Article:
Hoping to curb the perception that builders have too much influence under the current system, Los Angeles County supervisors are asking county planners to propose changes to the environmental review process for major developments.
The motion, which was introduced by Supervisor Michael Antonovich, gives county officials 90 days to suggest changes to the county rules, which now allow developers to hire the consultants who prepare environmental reports.
That system came under fire after a recent criminal investigation of the Santa Clarita-based Newhall Land & Farming Co., which has proposed a 21,600-home development in north Los Angeles County. California Fish and Game officials alleged that the company concealed and destroyed an endangered plant on its property.
But when officials tried to interview the consultants who surveyed the land, the consultants refused to cooperate, saying that they had signed confidentiality agreements with the company as part of their contract.
The investigation was dropped last month as part of a civil settlement between the company and the district attorney's office. One misdemeanor charge against Newhall was dropped, and the company maintains that it did nothing wrong.
County supervisors will consider final approval of the Newhall Ranch project Tuesday. Lynne Plambeck, a project opponent, said the hearing should be delayed if supervisors do not trust the rules that governed the creation of its environmental reports.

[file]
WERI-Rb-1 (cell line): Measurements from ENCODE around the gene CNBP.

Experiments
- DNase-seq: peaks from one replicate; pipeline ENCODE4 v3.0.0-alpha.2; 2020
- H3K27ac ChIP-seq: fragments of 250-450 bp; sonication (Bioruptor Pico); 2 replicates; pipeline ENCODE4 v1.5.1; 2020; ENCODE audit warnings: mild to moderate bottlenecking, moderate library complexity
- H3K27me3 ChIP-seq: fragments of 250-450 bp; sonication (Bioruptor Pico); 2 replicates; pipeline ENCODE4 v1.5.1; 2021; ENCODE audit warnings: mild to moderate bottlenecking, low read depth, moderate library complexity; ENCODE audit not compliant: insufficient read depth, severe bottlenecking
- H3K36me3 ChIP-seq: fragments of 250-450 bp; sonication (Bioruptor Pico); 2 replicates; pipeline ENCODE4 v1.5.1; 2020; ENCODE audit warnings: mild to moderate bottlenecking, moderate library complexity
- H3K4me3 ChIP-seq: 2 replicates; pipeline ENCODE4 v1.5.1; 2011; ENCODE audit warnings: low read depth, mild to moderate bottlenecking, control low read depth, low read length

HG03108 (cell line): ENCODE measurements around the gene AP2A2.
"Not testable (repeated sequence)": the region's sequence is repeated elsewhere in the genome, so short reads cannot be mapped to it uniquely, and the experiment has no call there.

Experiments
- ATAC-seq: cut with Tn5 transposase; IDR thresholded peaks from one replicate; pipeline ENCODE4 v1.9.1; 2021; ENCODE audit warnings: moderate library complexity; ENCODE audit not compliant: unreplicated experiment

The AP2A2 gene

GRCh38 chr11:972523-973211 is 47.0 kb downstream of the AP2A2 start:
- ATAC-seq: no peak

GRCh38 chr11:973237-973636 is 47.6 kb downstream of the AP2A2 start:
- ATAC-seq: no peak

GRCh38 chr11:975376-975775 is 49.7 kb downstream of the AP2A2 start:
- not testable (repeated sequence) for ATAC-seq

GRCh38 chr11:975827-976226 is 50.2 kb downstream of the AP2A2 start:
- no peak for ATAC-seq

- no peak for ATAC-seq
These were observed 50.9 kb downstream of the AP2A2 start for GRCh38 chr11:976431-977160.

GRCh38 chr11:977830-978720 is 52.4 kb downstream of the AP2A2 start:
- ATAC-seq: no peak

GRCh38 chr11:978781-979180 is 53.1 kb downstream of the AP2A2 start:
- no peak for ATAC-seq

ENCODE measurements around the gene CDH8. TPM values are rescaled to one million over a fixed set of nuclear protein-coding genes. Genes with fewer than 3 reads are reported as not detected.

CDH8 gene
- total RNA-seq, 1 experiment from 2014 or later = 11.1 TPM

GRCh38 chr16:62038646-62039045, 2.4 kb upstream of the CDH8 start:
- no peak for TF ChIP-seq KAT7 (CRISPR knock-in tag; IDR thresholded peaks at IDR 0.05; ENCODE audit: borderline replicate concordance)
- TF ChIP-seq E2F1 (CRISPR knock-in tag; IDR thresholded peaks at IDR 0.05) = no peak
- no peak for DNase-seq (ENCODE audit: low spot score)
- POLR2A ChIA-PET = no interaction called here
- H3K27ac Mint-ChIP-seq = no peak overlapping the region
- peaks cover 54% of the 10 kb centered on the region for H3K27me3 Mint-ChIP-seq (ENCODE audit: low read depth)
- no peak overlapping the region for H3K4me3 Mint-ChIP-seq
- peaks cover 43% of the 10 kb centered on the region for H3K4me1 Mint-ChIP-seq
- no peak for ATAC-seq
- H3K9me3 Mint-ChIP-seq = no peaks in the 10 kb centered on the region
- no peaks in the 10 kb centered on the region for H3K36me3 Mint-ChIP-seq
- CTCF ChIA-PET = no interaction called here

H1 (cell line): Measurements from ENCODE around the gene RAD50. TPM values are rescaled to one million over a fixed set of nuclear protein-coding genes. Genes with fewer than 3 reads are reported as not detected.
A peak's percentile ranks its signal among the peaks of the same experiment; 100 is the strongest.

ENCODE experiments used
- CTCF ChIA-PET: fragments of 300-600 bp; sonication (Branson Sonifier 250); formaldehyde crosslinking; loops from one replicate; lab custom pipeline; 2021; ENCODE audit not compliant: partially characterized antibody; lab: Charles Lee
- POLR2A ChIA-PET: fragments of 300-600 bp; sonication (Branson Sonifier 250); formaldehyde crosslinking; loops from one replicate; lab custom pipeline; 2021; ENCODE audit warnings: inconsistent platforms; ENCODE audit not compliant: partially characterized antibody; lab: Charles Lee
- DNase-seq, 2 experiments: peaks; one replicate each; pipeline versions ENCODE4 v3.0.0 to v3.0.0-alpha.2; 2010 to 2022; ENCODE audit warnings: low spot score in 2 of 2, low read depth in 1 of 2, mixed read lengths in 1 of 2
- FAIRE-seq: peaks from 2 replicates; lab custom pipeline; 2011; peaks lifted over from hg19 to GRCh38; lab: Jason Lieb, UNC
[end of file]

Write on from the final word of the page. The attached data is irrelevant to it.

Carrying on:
"Why is it that Newhall Ranch is proceeding when there's a problem with the process?" she asked.
Antonovich deputy David Vannatta said that a delay was unnecessary. Any issues with the project could be brought up at the meeting, he said.
Planning officials are concerned that if the environmental review system is changed they will not have the money or staff to choose and hire environmental consultants for the county's myriad projects. The motion notes those concerns, but says that they are outweighed by "the value of an even greater arm's length approach to the preparation of these documents."
Earlier this year, state Assemblywoman Hannah-Beth Jackson (D-Santa Barbara) introduced legislation preventing developers statewide from directly hiring the consultants who prepare their environmental reports state. The bill also was influenced by the Newhall case.